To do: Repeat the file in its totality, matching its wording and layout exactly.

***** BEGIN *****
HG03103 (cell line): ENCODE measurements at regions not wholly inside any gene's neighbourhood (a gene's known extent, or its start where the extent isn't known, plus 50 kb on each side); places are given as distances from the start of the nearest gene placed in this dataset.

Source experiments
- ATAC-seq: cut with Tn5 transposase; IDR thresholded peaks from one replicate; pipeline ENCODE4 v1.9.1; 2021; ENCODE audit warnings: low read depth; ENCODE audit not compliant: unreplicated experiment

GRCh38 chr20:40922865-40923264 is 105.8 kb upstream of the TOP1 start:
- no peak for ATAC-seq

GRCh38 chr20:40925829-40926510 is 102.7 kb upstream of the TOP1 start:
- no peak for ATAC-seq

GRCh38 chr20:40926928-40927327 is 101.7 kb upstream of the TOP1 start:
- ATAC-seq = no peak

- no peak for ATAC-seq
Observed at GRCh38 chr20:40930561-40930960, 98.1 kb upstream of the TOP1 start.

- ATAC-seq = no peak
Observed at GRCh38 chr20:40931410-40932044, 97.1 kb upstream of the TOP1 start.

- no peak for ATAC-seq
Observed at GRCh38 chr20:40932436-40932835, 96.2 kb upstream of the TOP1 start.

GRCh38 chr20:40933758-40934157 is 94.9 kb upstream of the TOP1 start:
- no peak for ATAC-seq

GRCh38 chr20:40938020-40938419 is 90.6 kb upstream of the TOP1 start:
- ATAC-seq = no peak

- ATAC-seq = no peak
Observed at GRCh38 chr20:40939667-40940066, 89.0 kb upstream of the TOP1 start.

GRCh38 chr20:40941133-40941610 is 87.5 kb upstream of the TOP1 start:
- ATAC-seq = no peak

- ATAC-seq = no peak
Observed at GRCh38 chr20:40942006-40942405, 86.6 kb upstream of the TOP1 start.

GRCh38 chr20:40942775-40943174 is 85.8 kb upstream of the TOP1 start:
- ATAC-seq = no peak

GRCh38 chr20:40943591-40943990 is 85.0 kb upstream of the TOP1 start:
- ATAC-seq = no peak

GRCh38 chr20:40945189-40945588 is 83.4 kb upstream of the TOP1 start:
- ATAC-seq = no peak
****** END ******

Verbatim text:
HG03103 (cell line): ENCODE measurements at regions not wholly inside any gene's neighbourhood (a gene's known extent, or its start where the extent isn't known, plus 50 kb on each side); places are given as distances from the start of the nearest gene placed in this dataset.

Source experiments
- ATAC-seq: cut with Tn5 transposase; IDR thresholded peaks from one replicate; pipeline ENCODE4 v1.9.1; 2021; ENCODE audit warnings: low read depth; ENCODE audit not compliant: unreplicated experiment

GRCh38 chr20:40922865-40923264 is 105.8 kb upstream of the TOP1 start:
- no peak for ATAC-seq

GRCh38 chr20:40925829-40926510 is 102.7 kb upstream of the TOP1 start:
- no peak for ATAC-seq

GRCh38 chr20:40926928-40927327 is 101.7 kb upstream of the TOP1 start:
- ATAC-seq = no peak

- no peak for ATAC-seq
Observed at GRCh38 chr20:40930561-40930960, 98.1 kb upstream of the TOP1 start.

- ATAC-seq = no peak
Observed at GRCh38 chr20:40931410-40932044, 97.1 kb upstream of the TOP1 start.

- no peak for ATAC-seq
Observed at GRCh38 chr20:40932436-40932835, 96.2 kb upstream of the TOP1 start.

GRCh38 chr20:40933758-40934157 is 94.9 kb upstream of the TOP1 start:
- no peak for ATAC-seq

GRCh38 chr20:40938020-40938419 is 90.6 kb upstream of the TOP1 start:
- ATAC-seq = no peak

- ATAC-seq = no peak
Observed at GRCh38 chr20:40939667-40940066, 89.0 kb upstream of the TOP1 start.

GRCh38 chr20:40941133-40941610 is 87.5 kb upstream of the TOP1 start:
- ATAC-seq = no peak

- ATAC-seq = no peak
Observed at GRCh38 chr20:40942006-40942405, 86.6 kb upstream of the TOP1 start.

GRCh38 chr20:40942775-40943174 is 85.8 kb upstream of the TOP1 start:
- ATAC-seq = no peak

GRCh38 chr20:40943591-40943990 is 85.0 kb upstream of the TOP1 start:
- ATAC-seq = no peak

GRCh38 chr20:40945189-40945588 is 83.4 kb upstream of the TOP1 start:
- ATAC-seq = no peak